The House on Mirror Valley


In the wooded neighborhood Mirror Valley, forests wove between several lovely homes, and the old house with the red door was finally sold to the Swinford-Hark family. At 10am, Nathan Swinford navigated up the driveway for the first time, ready to start a new chapter with his family. He adjusted the rearview mirror, and chanced a smile at the kids: Daniel, a recent graduate from the fourth grade, and Laney, a professional teenager currently sighing at her surroundings.

“There it is,” he murmured, and his co-pilot laid her hand over his. Nathan beamed at his wife Abby, but the world knew her better as Abigail Swinford-Hark. According to her fans, she was a brilliant writer, and according to the press, she was the whole reason children were reading again, but she was always Abby. When she had a shot or two she always insisted (loudly) that children had always been reading in the first place. When she burped, he insisted she was louder than he ever could be. When she cried, he held her, and his heart soared when she laughed. In his wallet, he had an old photo he snapped of Abby on a beach in North Carolina. She was in a white and beaded two-piece. He could hear her laughter echo in the picture whenever he looked at it, looked at her holding back her long locks of red hair as the wind blew over her shoulders.

These days she covered up a bit more, and he could not remember the last time she wore that two-piece. Her red hair was cut short and worn in a small knot behind her head. She was a little skinnier now, and her smile was cautious, backed by a nervous energy Nathan still found himself unaccustomed to, especially since he was still on that beach; miles away in the sand and surf.

Abby’s voice brought him back as she echoed: “There it is,” and smiled.

Nathan readjusted from his time-travel, and plucked her hand up to his lips for a quick kiss. “Welcome home,” he grinned, and hopped out of the car to check in with the movers that had pulled up to the front yard’s curb. Everyone seemed to agree on the parking arrangement, and moments later the Swinford-Harks went up their porch and to the red door as the movers opened up their truck to unload.

“Who wants the honors?” Abby asked as she held up a pair of keys dangling on an otherwise naked key ring.

Daniel took advantage of the hypnotic hold Laney’s phone had over her, and lunged for the keys. “I got it!” Daniel shrilled. Laney only rolled her eyes and went back to thumbing through her phone.

The door swung open on an empty house gaping and starving for furniture, family, and memories. Daniel whooshed over the threshold, and the tight grip he had on the shiny key betrayed a mind racing with the promise of a better room than his sister. Maybe Laney looked distracted on her phone, but she was actually scrolling through the house’s floorplan so she could make a bee-line to her new room. She knew the master bedroom with the widow’s walk was off limits, but there was another corner room with a bay window just up the stairs. Laney was already marching up the stairs while Daniel whooped at how AWESOME the house was, and how excited he was to finally see his new room.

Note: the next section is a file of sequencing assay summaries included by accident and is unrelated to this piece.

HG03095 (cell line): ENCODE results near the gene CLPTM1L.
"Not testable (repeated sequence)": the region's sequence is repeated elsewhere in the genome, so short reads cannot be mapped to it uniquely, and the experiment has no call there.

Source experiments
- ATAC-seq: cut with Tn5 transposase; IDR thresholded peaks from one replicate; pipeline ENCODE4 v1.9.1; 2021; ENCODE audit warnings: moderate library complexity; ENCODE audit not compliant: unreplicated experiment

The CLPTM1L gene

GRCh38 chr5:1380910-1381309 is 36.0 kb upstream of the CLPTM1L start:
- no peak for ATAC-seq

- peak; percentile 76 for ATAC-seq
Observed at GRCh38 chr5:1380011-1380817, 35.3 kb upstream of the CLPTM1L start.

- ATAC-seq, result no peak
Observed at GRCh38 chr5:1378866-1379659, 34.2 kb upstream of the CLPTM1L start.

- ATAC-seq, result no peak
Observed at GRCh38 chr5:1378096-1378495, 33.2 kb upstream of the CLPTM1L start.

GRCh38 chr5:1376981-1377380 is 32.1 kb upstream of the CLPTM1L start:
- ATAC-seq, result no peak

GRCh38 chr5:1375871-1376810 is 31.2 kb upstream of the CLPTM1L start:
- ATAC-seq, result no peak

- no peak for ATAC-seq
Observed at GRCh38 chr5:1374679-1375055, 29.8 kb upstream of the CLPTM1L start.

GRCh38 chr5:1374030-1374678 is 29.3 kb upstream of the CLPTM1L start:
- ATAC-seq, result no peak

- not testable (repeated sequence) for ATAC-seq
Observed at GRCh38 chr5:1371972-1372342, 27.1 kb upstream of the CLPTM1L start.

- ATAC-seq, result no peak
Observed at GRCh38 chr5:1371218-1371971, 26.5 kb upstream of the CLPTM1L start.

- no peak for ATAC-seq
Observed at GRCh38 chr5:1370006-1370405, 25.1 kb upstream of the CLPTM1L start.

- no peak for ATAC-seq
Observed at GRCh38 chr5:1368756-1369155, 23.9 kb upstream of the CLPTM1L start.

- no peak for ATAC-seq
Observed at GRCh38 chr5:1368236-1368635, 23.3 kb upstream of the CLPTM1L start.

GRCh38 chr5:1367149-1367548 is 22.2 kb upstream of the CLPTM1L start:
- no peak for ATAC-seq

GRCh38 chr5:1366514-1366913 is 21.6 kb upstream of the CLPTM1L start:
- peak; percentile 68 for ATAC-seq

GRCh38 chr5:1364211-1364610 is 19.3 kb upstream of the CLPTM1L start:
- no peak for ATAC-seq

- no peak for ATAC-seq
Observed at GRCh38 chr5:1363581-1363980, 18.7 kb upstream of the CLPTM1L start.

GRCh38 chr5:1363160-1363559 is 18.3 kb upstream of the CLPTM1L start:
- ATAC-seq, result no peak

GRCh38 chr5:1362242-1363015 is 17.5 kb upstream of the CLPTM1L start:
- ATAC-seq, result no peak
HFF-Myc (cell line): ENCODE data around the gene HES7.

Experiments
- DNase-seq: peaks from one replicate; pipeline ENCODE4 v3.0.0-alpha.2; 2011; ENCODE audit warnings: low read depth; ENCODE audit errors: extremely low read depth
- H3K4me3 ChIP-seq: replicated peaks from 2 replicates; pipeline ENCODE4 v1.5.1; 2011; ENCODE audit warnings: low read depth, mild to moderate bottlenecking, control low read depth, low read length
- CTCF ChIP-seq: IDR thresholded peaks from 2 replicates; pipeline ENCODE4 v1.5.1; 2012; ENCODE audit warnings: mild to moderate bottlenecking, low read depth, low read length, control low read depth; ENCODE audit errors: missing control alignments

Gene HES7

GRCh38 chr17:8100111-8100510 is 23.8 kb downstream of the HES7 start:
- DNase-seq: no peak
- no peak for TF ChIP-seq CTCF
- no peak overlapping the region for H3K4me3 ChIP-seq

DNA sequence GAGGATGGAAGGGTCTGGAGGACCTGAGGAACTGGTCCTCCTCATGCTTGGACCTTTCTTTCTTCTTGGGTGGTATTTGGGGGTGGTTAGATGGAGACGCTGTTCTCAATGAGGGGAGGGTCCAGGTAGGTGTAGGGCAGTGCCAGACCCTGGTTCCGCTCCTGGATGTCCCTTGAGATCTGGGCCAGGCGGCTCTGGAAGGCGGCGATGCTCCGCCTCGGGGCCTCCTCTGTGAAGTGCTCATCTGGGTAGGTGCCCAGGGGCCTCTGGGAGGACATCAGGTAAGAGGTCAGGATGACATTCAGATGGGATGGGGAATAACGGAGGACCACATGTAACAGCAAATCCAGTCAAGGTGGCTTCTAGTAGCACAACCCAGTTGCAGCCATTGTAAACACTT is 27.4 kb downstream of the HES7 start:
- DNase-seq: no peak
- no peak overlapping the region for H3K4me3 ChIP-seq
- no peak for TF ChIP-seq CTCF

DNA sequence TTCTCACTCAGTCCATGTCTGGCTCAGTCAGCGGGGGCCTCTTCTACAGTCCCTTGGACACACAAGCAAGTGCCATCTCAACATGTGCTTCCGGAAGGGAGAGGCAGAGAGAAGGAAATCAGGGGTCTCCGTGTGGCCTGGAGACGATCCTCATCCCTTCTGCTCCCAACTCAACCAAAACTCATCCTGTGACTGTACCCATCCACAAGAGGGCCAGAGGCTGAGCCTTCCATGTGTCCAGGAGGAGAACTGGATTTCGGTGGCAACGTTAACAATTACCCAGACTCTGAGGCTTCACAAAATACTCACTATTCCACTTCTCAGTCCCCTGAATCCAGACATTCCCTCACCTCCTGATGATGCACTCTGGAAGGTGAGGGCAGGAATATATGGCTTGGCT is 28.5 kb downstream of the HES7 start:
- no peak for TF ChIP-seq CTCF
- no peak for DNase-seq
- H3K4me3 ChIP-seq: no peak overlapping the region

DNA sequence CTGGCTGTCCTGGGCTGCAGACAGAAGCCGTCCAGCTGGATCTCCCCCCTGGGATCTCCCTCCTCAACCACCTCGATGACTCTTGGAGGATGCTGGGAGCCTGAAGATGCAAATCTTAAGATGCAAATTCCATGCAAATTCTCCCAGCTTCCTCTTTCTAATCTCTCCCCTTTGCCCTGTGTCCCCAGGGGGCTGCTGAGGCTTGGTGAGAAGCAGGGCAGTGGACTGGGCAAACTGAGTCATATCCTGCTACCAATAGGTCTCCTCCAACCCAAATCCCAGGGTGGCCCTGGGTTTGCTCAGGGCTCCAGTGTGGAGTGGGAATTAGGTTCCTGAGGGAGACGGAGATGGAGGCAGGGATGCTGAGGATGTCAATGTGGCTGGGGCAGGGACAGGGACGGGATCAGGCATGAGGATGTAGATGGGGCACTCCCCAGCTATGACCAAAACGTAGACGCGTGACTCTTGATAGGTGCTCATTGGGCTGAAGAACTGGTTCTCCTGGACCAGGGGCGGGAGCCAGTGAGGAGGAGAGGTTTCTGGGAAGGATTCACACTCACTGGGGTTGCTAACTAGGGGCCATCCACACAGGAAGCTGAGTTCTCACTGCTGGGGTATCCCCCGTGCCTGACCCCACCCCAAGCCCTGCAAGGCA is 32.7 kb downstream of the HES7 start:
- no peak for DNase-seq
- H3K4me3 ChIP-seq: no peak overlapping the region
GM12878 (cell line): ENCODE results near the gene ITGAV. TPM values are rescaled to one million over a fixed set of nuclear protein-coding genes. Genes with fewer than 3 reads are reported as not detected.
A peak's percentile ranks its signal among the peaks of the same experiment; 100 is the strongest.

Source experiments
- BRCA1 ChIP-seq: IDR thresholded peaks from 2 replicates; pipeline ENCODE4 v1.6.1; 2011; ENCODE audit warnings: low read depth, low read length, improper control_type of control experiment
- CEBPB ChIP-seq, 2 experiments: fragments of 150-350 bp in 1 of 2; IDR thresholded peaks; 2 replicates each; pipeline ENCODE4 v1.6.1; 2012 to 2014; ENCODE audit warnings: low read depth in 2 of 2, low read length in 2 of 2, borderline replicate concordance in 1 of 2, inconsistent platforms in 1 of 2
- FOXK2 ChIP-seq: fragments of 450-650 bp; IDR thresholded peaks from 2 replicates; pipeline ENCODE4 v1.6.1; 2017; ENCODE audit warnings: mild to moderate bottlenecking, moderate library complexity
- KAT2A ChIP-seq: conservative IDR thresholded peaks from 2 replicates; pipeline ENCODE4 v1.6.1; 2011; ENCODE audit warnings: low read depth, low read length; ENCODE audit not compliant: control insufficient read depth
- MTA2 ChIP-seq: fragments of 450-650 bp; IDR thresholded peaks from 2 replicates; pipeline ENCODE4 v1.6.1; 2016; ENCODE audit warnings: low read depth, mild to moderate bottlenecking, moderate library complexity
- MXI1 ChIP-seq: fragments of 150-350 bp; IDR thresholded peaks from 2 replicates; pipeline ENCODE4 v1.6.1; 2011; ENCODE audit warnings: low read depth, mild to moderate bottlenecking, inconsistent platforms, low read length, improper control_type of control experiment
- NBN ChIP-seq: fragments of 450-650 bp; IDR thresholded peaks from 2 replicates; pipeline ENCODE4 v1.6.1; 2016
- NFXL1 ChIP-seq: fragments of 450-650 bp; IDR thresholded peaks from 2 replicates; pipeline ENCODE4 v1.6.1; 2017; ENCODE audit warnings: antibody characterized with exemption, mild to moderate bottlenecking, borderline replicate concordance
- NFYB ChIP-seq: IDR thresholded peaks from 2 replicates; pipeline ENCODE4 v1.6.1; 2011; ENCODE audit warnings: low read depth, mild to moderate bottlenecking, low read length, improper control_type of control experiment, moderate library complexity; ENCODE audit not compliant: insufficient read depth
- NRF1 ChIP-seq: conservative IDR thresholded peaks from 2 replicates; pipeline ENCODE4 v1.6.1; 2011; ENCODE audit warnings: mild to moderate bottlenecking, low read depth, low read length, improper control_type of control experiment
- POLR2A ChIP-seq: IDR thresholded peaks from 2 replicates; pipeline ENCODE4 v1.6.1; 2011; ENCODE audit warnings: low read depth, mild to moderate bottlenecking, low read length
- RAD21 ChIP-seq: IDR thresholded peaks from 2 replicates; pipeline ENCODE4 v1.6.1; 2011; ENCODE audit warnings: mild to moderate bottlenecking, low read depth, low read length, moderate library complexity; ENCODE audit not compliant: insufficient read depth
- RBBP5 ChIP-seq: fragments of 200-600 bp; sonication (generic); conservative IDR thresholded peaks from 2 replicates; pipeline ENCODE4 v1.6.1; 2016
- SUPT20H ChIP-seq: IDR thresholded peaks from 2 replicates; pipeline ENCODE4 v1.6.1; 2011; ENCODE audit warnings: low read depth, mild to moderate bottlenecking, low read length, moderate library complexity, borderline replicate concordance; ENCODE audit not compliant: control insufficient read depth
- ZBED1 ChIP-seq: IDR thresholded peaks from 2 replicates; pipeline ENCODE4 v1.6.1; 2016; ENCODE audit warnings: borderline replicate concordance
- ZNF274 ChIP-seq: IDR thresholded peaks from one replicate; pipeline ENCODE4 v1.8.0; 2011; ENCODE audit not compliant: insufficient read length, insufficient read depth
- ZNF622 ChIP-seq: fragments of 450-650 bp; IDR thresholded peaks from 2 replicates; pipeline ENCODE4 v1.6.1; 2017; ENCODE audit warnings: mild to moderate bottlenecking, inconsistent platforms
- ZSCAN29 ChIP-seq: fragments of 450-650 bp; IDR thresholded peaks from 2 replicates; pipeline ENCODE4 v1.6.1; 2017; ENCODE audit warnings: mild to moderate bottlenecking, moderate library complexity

“I’d get on that,” Nathan remarked, and slanted his eyes to the stairs. Daniel saw Laney disappearing to the next floor. He balked and shot after her. Nathan chuckled, and glanced over his shoulder only to find Abby standing unsure on the threshold. “Hey,” he gently called as he went to her. “You okay?” He carefully took her hands and rubbed his thumbs over her white knuckles, blanched from inner tensions and misgivings. “Oh, watch out — “

The movers came through just as Abby swept over the threshold and nestled into his arms. Nathan nodded them forward, and they completed their first of many laps with the Hark’s belongings. His attention returned to Abby and the sullen face she had laid in his chest.

“Come on,” he said softly, “you can talk about it. It’s okay.”

“I know I should be happy, but I’m just… I don’t know,” she shook her head.

“It’s a big step, I know.” He ducked his head a little so he could catch her gaze and measure it kindly. His words were careful footsteps on a floor that not only creaked, but shattered at the wrong step. “But it’s a step in the right direction. You’re doing great.”

Her expression melted into a doleful hope that shined through glassy eyes, and warbled at the back of her throat. “You think so?”

“I know it doesn’t feel like it,” he rubbed his hands up and down her forearms, beneath her sleeves he could feel where skin became wrapped bandage, and then became skin again. She was going to say something, but the movers were heading back out, and she did not want them to hear her or see her — as she would say — ‘like this’.

“I feel so stupid,” she shook her head and pulled away once they were gone. “It’s a perfect day — “

“You’re not stupid,” his own patience was thinning, but he fought to be there for her as she fought against everything around her while a stronger, internal voice took the wheel. Her control snapped when the loud steps of the movers came back up the stairs.

“I can’t do this,” she muttered, and was snatched away by the changing tide.

“Abby,” he called as she darted to the porch, but buttoned his supplication in favor of not alerting the movers to any family matters. His back thumped against the wall, and he washed his hands over his face. He was frustrated, and although Abby would probably mistake that for anger in her direction, Nathan shined that discomfort inward. Maybe if he had said something a little different, or maybe if he had not touched her, maybe if he had given her space, or maybe if he had never asked in the first place or maybe and maybe and more maybes followed. He wanted nothing more than to get them back to their original place, get them back to that beach, long red hair, aloe on sunburns, the kids willingly playing again.